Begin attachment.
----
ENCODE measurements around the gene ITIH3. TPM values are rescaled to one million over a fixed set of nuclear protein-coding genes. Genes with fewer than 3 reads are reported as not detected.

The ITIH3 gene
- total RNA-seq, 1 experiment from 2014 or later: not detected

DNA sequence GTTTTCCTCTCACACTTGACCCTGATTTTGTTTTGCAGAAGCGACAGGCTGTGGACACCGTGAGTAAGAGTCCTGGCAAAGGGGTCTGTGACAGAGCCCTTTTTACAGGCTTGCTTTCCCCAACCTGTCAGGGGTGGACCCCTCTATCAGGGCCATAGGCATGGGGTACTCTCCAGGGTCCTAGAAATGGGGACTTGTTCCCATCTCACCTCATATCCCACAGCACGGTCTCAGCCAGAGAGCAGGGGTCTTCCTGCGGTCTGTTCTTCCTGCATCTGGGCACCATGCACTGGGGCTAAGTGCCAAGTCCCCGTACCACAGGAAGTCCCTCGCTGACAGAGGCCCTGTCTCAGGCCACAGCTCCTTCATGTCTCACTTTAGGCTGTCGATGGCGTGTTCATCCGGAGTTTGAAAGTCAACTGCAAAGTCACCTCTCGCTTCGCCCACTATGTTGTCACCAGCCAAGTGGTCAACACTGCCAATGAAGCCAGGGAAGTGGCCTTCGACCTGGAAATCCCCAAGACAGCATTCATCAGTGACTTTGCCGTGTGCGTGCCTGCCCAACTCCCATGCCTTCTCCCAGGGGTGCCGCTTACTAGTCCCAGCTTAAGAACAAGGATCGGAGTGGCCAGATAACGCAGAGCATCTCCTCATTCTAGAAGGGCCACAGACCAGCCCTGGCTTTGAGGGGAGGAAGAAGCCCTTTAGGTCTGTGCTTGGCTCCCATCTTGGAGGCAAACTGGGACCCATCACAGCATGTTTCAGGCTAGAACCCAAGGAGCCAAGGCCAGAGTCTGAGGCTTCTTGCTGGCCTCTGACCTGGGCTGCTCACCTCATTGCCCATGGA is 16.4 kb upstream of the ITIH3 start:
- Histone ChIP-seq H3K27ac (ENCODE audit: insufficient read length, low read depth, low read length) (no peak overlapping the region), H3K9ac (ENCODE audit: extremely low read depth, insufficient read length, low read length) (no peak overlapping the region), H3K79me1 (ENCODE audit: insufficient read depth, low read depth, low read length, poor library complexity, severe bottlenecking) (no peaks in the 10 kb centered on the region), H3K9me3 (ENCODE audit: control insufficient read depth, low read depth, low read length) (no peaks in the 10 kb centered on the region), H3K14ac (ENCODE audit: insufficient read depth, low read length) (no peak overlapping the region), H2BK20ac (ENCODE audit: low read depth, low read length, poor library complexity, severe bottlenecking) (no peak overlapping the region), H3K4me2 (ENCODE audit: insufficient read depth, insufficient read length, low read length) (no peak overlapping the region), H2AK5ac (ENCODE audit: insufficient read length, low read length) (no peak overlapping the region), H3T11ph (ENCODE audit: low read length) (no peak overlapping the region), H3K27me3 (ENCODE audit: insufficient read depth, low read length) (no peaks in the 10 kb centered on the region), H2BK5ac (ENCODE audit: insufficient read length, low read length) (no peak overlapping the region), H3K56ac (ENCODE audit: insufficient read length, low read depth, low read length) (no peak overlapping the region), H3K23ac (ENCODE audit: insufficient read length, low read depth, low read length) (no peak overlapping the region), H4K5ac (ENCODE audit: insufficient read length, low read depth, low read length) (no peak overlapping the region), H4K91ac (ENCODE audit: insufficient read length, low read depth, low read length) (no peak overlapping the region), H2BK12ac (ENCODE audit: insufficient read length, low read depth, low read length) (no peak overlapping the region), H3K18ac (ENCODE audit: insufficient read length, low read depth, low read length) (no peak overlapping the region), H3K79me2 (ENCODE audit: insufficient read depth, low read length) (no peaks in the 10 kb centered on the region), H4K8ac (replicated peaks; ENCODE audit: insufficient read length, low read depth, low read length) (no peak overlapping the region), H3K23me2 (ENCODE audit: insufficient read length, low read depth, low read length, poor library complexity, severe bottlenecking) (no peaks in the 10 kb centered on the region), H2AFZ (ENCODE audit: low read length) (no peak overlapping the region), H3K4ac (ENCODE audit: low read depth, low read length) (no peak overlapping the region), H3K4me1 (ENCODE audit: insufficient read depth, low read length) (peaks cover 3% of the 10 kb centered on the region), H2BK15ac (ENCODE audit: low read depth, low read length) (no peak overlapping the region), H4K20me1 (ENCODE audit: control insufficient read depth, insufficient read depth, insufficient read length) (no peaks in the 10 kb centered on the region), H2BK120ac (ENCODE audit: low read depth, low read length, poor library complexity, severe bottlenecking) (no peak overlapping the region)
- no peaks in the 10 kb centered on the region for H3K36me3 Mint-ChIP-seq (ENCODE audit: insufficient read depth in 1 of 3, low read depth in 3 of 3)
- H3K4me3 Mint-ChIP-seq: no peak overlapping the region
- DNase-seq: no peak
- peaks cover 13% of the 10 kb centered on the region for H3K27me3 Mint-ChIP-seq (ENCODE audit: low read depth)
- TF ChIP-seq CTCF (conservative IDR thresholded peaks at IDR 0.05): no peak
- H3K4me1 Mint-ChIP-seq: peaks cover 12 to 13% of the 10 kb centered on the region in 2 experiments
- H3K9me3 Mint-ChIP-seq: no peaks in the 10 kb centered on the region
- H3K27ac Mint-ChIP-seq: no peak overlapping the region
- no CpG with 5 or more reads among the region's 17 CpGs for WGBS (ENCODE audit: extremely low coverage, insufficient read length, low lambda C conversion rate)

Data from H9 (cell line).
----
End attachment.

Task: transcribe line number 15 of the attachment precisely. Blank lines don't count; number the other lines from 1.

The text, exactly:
Data from H9 (cell line).